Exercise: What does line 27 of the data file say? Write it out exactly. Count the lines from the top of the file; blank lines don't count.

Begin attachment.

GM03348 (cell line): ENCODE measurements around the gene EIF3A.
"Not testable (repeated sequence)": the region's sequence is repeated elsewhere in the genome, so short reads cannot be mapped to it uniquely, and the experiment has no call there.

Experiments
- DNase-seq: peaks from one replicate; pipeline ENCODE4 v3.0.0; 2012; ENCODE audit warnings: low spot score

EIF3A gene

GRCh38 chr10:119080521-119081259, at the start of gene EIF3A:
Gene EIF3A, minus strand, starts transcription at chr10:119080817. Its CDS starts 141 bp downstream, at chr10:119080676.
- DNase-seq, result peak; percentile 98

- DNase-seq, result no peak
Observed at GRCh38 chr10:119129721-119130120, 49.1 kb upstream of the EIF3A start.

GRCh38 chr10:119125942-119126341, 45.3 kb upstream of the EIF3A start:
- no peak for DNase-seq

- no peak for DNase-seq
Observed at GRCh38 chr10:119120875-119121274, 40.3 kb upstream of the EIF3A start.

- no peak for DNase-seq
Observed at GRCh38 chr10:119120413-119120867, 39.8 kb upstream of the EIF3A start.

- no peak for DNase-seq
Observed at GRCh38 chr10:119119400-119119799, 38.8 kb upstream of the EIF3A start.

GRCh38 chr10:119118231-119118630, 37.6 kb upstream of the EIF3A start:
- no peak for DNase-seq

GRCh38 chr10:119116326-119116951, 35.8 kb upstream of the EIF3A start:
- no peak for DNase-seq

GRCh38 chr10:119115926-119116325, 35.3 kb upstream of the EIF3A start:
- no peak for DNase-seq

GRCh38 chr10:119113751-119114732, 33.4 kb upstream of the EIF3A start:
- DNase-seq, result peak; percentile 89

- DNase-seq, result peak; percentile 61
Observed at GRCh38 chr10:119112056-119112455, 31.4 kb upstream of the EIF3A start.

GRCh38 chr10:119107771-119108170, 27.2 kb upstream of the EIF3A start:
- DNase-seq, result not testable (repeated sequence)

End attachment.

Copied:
- DNase-seq, result peak; percentile 61